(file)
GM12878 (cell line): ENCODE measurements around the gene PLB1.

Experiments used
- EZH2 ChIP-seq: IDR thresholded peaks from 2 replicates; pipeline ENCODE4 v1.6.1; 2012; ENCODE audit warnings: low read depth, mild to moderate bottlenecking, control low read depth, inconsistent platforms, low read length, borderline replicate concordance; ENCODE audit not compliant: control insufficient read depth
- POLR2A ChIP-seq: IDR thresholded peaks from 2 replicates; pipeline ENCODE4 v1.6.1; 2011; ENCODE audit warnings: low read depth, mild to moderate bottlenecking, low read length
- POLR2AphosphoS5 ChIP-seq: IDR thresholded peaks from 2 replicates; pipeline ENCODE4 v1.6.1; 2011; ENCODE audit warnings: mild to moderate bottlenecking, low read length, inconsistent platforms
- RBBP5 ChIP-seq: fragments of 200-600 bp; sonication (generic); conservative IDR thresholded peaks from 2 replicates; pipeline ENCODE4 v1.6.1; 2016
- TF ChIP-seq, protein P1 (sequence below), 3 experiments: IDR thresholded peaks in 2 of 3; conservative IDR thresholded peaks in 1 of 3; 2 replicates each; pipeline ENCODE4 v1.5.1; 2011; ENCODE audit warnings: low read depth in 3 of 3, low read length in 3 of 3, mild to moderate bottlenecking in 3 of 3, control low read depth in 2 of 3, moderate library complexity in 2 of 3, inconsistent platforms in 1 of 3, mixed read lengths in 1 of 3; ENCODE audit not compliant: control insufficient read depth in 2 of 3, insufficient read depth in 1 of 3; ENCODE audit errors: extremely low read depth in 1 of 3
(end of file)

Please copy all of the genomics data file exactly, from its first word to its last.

GM12878 (cell line): ENCODE measurements around the gene PLB1.

Experiments used
- EZH2 ChIP-seq: IDR thresholded peaks from 2 replicates; pipeline ENCODE4 v1.6.1; 2012; ENCODE audit warnings: low read depth, mild to moderate bottlenecking, control low read depth, inconsistent platforms, low read length, borderline replicate concordance; ENCODE audit not compliant: control insufficient read depth
- POLR2A ChIP-seq: IDR thresholded peaks from 2 replicates; pipeline ENCODE4 v1.6.1; 2011; ENCODE audit warnings: low read depth, mild to moderate bottlenecking, low read length
- POLR2AphosphoS5 ChIP-seq: IDR thresholded peaks from 2 replicates; pipeline ENCODE4 v1.6.1; 2011; ENCODE audit warnings: mild to moderate bottlenecking, low read length, inconsistent platforms
- RBBP5 ChIP-seq: fragments of 200-600 bp; sonication (generic); conservative IDR thresholded peaks from 2 replicates; pipeline ENCODE4 v1.6.1; 2016
- TF ChIP-seq, protein P1 (sequence below), 3 experiments: IDR thresholded peaks in 2 of 3; conservative IDR thresholded peaks in 1 of 3; 2 replicates each; pipeline ENCODE4 v1.5.1; 2011; ENCODE audit warnings: low read depth in 3 of 3, low read length in 3 of 3, mild to moderate bottlenecking in 3 of 3, control low read depth in 2 of 3, moderate library complexity in 2 of 3, inconsistent platforms in 1 of 3, mixed read lengths in 1 of 3; ENCODE audit not compliant: control insufficient read depth in 2 of 3, insufficient read depth in 1 of 3; ENCODE audit errors: extremely low read depth in 1 of 3